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State Takes Hard Line on Business Mileage Documentation

A recent decision by Alabama's Administrative Law Judge (ALJ) William Thompson upheld the Department of Revenue's strict interpretation of the documentation requirements for business miles. In his opinion (Billy M. and Sandra L. Newman v. Alabama Department of Revenue, Docket 06-115, 4/27/06), the ALJ expressed his sympathy for the taxpayer, who clearly used her car extensively for business purposes, yet ended up with no mileage deduction even though she kept a log showing beginning and ending odometer readings for each day, as well as recording the personal miles driven during that day.

Mrs. Newman was an independent insurance agent in East Alabama, and her job required her to use her car to call on customers to make sales and to collect premiums. For the years in question (2002, 2003 and 2004), she maintained the log described above, and Mr. and Mrs. Newman took a deduction for business miles driven at the standard mileage rate based on the log. The DOR audited the tax returns and disallowed the mileage deductions, saying that the Department had "... not been provided with information to ascertain the amount" of the deduction. The Newman's appealed to the ALJ.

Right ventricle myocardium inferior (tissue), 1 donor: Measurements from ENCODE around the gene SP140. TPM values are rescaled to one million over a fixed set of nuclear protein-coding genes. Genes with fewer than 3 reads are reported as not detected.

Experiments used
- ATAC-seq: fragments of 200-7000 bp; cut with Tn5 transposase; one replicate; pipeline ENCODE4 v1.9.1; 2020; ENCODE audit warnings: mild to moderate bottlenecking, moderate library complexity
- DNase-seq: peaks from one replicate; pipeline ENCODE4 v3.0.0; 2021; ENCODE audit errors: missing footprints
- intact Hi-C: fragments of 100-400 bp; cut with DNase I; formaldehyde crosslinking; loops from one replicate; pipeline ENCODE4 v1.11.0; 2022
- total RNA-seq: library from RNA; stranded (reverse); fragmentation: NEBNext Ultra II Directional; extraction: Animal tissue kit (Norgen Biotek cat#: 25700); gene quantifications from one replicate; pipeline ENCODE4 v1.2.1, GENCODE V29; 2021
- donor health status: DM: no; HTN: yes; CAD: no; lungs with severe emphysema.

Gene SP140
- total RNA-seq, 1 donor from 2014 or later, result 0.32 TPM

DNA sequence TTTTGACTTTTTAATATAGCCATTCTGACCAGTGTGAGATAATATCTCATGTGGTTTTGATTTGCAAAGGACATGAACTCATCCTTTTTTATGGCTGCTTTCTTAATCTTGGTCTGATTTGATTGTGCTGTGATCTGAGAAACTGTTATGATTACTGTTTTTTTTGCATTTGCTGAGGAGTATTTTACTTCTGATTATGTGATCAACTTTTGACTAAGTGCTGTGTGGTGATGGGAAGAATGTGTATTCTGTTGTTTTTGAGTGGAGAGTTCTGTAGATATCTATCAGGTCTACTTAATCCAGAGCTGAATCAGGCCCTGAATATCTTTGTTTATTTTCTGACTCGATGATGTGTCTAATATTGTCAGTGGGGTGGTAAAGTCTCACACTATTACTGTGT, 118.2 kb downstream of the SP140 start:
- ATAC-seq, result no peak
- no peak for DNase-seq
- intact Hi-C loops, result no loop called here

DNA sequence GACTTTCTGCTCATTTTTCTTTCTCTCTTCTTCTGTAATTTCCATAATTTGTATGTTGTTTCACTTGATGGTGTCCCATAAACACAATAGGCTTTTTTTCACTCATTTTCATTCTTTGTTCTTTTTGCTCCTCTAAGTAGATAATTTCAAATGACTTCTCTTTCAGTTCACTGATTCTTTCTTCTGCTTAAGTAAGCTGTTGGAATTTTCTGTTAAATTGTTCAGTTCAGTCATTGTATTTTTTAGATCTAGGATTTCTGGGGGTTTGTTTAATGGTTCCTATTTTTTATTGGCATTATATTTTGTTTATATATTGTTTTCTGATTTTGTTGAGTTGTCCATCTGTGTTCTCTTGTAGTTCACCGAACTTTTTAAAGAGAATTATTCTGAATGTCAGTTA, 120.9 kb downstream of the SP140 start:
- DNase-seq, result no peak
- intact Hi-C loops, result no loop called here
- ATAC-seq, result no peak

Judge Thompson pointed out that since the deduction for business mileage is "particularly susceptible to abuse", those deductions must be held to a standard of strict documentation showing the exact (1)amount, (2)time, (3)place, and (4)business purpose of the mileage. Although the opinion is not specific on this point, the deficiency in Mrs. Newman's record-keeping apparently was that it failed to list the place and business purpose of each stop she made during her daily travels, and perhaps that she did not note the odometer reading at each stop. It's hard to imagine someone in Mrs. Newman's position taking the time to keep such meticulous and detailed records; but that is apparently what ADOR expects.

In any event, Judge Thompson held that the Mr. and Mrs. Newman were not entitled to any deduction for business miles because they had failed the strict record-keeping requirements of Alabama Code 40-18-15(a)(20). The lapse in record-keeping cost the taxpayers about $3,000 in additional Alabama income taxes and interest for the three years.

This page last updated 5/9/06

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